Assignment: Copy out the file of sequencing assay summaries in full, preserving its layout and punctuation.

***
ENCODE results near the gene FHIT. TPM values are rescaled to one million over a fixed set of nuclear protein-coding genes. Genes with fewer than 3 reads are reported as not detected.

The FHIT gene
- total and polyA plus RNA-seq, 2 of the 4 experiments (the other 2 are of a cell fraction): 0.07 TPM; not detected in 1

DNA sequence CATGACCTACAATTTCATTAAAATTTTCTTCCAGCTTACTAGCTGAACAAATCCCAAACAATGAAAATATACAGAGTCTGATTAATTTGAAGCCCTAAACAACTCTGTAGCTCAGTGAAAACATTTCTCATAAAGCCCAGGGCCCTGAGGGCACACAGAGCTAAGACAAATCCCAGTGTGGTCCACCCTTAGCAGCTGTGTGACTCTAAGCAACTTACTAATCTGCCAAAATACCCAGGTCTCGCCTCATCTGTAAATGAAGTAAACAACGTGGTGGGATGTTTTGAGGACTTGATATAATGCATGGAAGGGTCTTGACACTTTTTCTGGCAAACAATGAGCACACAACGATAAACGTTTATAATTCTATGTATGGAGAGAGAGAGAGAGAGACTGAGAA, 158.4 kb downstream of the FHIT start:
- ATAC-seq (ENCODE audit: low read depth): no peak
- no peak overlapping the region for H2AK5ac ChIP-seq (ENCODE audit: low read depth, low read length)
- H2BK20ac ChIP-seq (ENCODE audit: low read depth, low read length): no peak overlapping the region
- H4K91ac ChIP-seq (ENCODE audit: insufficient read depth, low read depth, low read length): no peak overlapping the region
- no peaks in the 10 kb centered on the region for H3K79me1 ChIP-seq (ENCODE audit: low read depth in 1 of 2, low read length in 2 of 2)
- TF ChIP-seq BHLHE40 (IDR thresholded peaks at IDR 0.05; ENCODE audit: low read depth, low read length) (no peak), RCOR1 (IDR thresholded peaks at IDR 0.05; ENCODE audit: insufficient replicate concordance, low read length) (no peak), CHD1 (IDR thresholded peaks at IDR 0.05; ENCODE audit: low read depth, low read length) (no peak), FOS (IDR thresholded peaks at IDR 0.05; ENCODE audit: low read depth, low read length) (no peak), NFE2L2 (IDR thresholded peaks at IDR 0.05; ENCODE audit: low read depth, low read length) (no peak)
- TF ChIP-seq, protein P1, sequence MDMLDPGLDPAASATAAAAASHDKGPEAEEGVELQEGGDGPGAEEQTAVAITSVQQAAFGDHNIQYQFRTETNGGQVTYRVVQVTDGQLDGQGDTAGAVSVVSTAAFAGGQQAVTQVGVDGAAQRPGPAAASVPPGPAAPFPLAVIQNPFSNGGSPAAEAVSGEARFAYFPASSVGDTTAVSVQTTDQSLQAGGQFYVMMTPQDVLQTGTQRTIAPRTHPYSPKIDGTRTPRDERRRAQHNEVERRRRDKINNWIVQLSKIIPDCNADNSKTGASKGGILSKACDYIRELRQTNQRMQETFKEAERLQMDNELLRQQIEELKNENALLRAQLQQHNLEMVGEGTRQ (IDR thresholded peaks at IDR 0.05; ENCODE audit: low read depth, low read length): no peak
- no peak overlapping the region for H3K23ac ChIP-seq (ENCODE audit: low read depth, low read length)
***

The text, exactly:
ENCODE results near the gene FHIT. TPM values are rescaled to one million over a fixed set of nuclear protein-coding genes. Genes with fewer than 3 reads are reported as not detected.

The FHIT gene
- total and polyA plus RNA-seq, 2 of the 4 experiments (the other 2 are of a cell fraction): 0.07 TPM; not detected in 1

DNA sequence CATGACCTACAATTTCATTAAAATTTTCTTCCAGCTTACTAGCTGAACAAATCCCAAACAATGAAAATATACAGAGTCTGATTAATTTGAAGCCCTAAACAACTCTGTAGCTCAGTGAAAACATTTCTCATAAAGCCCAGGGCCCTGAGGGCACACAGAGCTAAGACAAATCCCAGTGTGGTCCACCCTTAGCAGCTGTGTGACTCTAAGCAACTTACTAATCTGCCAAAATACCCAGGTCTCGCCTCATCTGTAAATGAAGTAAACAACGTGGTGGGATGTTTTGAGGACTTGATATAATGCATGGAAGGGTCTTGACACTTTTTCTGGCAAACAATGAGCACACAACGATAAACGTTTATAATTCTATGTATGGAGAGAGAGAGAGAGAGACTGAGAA, 158.4 kb downstream of the FHIT start:
- ATAC-seq (ENCODE audit: low read depth): no peak
- no peak overlapping the region for H2AK5ac ChIP-seq (ENCODE audit: low read depth, low read length)
- H2BK20ac ChIP-seq (ENCODE audit: low read depth, low read length): no peak overlapping the region
- H4K91ac ChIP-seq (ENCODE audit: insufficient read depth, low read depth, low read length): no peak overlapping the region
- no peaks in the 10 kb centered on the region for H3K79me1 ChIP-seq (ENCODE audit: low read depth in 1 of 2, low read length in 2 of 2)
- TF ChIP-seq BHLHE40 (IDR thresholded peaks at IDR 0.05; ENCODE audit: low read depth, low read length) (no peak), RCOR1 (IDR thresholded peaks at IDR 0.05; ENCODE audit: insufficient replicate concordance, low read length) (no peak), CHD1 (IDR thresholded peaks at IDR 0.05; ENCODE audit: low read depth, low read length) (no peak), FOS (IDR thresholded peaks at IDR 0.05; ENCODE audit: low read depth, low read length) (no peak), NFE2L2 (IDR thresholded peaks at IDR 0.05; ENCODE audit: low read depth, low read length) (no peak)
- TF ChIP-seq, protein P1, sequence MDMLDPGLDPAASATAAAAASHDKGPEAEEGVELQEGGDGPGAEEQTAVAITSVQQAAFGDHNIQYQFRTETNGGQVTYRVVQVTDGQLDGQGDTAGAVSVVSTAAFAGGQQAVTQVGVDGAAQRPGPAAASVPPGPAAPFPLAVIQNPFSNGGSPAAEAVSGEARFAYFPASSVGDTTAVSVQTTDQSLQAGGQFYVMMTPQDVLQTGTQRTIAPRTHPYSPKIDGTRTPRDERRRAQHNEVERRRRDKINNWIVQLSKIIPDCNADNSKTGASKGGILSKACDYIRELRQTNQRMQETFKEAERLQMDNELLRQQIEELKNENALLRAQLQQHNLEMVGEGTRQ (IDR thresholded peaks at IDR 0.05; ENCODE audit: low read depth, low read length): no peak
- no peak overlapping the region for H3K23ac ChIP-seq (ENCODE audit: low read depth, low read length)